By Melissa Daniels | PA Independent
HARRISBURG — It always comes back to money.
When Pennsylvania decided to explore privatization of the state lottery, it entered unknown territory filled with questions and critics. But the green-colored heart of the debate is what entity can score better profits – a private company, or the state government.
It looks like the state put its money on the private sector: The Corbett administration on Friday afternoon agreed to a “notice of award” with Camelot Global Services to operate and expand the Pennsylvania Lottery, indicating intention to move forward with a 20-year private management contract.
Since privatization plans started revving up in late 2012, lawmakers on both sides of the aisle said the process was moving too fast and without oversight. The state’s largest public-sector labor union, supported by Democrat lawmakers, filed a lawsuit questioning if the privatization is even legal. And State Treasurer Rob McCord has said he might not even be authorized to pay Camelot under state law.
But on Monday, they should hear some answers to their questions. The notice of award means the state can air details about the bid that were previously confidential.
The Senate Finance Committee will still hold a scheduled hearing Monday in the Pennsylvania State Capitol with administration officials, Camelot executives and representatives of lottery employees and senior citizens. Lottery profits funds programs for senior citizens like property tax rebates, free rides and hundreds of senior centers.
Chairman Sen. Mike Brubaker, R-Lancaster, said the goal is to understand the financial implications of privatization, and address the legal questions — in full view of the public. He said he hopes the hearing will ensure that lawmakers’ questions are answered, and that the issue is properly vetted.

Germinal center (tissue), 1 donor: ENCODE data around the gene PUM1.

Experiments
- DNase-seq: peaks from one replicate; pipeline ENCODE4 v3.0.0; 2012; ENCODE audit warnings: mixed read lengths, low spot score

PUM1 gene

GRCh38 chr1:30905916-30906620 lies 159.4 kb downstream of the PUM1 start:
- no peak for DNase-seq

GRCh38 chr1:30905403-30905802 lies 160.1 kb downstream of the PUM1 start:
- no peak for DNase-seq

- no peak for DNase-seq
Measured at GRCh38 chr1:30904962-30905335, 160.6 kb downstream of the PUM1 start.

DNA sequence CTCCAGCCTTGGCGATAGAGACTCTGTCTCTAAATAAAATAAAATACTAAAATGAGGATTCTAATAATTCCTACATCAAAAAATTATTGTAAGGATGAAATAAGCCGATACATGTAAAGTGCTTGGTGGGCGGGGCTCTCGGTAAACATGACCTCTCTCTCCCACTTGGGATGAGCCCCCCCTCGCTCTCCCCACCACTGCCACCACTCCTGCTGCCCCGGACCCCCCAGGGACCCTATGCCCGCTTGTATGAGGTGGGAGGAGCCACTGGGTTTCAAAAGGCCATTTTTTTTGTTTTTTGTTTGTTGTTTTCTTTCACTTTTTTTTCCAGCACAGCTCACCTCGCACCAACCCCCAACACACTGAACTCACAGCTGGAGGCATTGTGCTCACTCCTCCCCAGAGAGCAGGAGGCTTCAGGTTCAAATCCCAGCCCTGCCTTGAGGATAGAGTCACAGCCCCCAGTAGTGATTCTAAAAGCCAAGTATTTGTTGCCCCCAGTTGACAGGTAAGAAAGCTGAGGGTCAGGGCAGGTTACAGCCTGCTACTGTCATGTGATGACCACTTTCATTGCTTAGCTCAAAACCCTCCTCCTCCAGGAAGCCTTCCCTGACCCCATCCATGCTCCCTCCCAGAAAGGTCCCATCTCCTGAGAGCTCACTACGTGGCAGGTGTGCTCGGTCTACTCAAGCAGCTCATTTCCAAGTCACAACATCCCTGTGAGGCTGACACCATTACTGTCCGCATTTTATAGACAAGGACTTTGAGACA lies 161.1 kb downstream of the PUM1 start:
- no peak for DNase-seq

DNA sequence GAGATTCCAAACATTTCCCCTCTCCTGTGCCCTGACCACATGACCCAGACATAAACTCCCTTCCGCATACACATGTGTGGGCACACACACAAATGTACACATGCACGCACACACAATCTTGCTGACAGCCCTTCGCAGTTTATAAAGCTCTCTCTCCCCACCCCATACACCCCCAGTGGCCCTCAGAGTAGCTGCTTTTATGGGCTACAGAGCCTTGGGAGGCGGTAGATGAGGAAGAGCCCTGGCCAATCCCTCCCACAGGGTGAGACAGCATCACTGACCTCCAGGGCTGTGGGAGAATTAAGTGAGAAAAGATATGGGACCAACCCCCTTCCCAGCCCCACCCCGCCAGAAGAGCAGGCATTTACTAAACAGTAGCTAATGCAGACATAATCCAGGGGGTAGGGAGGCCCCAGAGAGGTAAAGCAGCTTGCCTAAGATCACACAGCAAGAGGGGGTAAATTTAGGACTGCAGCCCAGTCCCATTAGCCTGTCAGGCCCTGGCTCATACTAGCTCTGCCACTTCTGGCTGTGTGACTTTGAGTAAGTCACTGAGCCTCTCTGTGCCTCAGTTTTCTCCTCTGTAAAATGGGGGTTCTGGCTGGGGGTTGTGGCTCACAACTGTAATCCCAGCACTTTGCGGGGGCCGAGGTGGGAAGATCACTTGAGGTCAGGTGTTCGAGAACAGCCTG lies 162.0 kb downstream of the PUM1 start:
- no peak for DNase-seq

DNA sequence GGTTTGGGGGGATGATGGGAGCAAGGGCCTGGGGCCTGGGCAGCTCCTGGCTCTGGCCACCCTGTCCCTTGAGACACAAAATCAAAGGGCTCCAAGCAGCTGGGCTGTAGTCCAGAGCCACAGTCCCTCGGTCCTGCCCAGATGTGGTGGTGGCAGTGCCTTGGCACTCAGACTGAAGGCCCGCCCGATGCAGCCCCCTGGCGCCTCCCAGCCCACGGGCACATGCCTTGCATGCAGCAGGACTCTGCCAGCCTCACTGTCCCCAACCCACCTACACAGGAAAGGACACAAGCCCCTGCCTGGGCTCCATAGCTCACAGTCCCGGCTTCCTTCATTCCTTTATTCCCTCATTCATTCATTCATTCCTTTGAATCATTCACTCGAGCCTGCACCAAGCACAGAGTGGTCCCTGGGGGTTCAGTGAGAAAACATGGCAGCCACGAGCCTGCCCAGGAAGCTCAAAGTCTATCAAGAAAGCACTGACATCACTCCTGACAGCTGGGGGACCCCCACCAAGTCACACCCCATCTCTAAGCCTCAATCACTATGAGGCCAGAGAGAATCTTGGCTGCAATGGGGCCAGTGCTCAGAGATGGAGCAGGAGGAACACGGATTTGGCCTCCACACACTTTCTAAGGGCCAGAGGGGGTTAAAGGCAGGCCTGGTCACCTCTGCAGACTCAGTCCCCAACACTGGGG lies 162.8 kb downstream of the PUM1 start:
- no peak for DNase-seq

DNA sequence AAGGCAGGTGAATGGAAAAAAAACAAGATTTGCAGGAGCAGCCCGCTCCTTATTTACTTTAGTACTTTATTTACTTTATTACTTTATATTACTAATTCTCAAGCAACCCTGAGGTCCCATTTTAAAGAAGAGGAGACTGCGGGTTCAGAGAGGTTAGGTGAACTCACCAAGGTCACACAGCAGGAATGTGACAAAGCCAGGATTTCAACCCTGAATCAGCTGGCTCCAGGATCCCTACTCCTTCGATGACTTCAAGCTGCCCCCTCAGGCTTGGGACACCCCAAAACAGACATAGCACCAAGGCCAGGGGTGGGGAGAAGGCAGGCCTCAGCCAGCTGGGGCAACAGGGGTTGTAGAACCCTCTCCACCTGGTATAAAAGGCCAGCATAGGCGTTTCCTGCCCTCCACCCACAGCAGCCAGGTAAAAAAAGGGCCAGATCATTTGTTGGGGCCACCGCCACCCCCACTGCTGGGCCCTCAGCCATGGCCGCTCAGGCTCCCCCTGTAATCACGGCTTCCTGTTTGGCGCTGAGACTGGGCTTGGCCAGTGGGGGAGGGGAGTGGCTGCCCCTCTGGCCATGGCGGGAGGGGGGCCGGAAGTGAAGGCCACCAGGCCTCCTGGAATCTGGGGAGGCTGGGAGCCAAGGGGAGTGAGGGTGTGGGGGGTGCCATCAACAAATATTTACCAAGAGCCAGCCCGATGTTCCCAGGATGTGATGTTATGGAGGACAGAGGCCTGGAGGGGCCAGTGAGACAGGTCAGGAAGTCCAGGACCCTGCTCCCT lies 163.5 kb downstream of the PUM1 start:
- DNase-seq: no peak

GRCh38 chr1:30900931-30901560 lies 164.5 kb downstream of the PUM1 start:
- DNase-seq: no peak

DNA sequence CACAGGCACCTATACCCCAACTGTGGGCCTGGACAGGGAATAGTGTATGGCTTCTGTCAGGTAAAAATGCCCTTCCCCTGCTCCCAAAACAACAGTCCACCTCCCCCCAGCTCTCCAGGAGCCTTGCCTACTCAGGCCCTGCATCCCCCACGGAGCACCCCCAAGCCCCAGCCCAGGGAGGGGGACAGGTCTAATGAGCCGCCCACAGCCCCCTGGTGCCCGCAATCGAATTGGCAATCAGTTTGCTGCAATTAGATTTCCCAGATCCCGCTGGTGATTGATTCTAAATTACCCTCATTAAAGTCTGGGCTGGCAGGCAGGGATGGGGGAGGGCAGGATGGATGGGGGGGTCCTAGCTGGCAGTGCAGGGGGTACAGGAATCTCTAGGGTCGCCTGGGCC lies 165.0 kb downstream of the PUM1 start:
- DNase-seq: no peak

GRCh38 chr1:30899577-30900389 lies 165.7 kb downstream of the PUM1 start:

“I have stood by my word from day one as the chair of this committee stating that the significance of this issue warrants a public forum to provide members of this legislative body and all Pennsylvanians an open dialogue with the stakeholders,” Brubaker said after news of the agreement.
The administration said that the notice of award is not a binding contract with Camelot. But it will allow “the opportunity to disclose contractual and procurement details” at the Senate hearing, according to a statement from the administration.
Back in early 2012, a state legislative report highlighted the need for the lottery to earn more money to keep senior citizen programs afloat in the face of a growing aging population. From there, the administration took over.
Privatization bids were solicited throughout the spring and summer, though two companies dropped out along the way. One found the state’s private management agreement too one-sided, and the other wanted to pursue other opportunities, according to the state.
In Pennsylvania, Camelot proposes average annual lottery profits between $1.1 billion and $2 billion, totaling about $34 billion in a 20-year span. The group plans include new games, like video-based Keno, to boost the bottom line.
To help push its plans, Camelot’s hired two of the state’s marquee lobbying firms, Greenlee Partners and State Street Strategies, along with Harrisburg-based spokesman David LaTorre.
A statement from Camelot said that it intends to keep as many current lottery employees as possible, and increase jobs overall.